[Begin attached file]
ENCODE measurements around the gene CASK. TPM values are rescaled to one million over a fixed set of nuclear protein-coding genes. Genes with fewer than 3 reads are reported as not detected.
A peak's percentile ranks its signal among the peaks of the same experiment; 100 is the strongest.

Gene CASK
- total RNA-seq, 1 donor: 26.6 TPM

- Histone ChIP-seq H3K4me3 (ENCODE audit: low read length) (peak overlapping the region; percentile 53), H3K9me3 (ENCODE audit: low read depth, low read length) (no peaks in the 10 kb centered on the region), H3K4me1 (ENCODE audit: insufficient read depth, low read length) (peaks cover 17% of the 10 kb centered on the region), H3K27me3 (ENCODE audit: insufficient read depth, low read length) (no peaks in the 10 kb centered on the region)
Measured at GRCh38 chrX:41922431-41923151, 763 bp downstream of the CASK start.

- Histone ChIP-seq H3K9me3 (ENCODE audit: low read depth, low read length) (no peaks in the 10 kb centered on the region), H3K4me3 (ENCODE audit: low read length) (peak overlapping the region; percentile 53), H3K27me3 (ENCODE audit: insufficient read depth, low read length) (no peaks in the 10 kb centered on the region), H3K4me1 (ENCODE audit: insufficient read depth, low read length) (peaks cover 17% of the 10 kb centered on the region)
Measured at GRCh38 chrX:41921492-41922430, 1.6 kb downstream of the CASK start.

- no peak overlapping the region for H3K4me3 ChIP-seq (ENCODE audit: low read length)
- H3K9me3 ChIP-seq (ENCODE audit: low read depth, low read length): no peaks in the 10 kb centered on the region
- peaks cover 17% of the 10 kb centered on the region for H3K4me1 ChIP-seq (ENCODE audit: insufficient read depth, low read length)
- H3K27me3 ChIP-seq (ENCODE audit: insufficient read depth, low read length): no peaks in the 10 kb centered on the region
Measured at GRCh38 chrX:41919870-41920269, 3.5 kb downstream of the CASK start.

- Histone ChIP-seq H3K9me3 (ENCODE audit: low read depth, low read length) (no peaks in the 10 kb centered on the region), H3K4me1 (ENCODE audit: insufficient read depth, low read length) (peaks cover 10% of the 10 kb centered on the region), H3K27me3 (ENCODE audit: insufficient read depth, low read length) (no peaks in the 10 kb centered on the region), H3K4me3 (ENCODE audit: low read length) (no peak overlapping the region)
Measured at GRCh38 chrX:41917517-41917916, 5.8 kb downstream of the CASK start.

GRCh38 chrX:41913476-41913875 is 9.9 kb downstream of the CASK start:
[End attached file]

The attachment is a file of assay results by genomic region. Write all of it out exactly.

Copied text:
ENCODE measurements around the gene CASK. TPM values are rescaled to one million over a fixed set of nuclear protein-coding genes. Genes with fewer than 3 reads are reported as not detected.
A peak's percentile ranks its signal among the peaks of the same experiment; 100 is the strongest.

Gene CASK
- total RNA-seq, 1 donor: 26.6 TPM

- Histone ChIP-seq H3K4me3 (ENCODE audit: low read length) (peak overlapping the region; percentile 53), H3K9me3 (ENCODE audit: low read depth, low read length) (no peaks in the 10 kb centered on the region), H3K4me1 (ENCODE audit: insufficient read depth, low read length) (peaks cover 17% of the 10 kb centered on the region), H3K27me3 (ENCODE audit: insufficient read depth, low read length) (no peaks in the 10 kb centered on the region)
Measured at GRCh38 chrX:41922431-41923151, 763 bp downstream of the CASK start.

- Histone ChIP-seq H3K9me3 (ENCODE audit: low read depth, low read length) (no peaks in the 10 kb centered on the region), H3K4me3 (ENCODE audit: low read length) (peak overlapping the region; percentile 53), H3K27me3 (ENCODE audit: insufficient read depth, low read length) (no peaks in the 10 kb centered on the region), H3K4me1 (ENCODE audit: insufficient read depth, low read length) (peaks cover 17% of the 10 kb centered on the region)
Measured at GRCh38 chrX:41921492-41922430, 1.6 kb downstream of the CASK start.

- no peak overlapping the region for H3K4me3 ChIP-seq (ENCODE audit: low read length)
- H3K9me3 ChIP-seq (ENCODE audit: low read depth, low read length): no peaks in the 10 kb centered on the region
- peaks cover 17% of the 10 kb centered on the region for H3K4me1 ChIP-seq (ENCODE audit: insufficient read depth, low read length)
- H3K27me3 ChIP-seq (ENCODE audit: insufficient read depth, low read length): no peaks in the 10 kb centered on the region
Measured at GRCh38 chrX:41919870-41920269, 3.5 kb downstream of the CASK start.

- Histone ChIP-seq H3K9me3 (ENCODE audit: low read depth, low read length) (no peaks in the 10 kb centered on the region), H3K4me1 (ENCODE audit: insufficient read depth, low read length) (peaks cover 10% of the 10 kb centered on the region), H3K27me3 (ENCODE audit: insufficient read depth, low read length) (no peaks in the 10 kb centered on the region), H3K4me3 (ENCODE audit: low read length) (no peak overlapping the region)
Measured at GRCh38 chrX:41917517-41917916, 5.8 kb downstream of the CASK start.

GRCh38 chrX:41913476-41913875 is 9.9 kb downstream of the CASK start: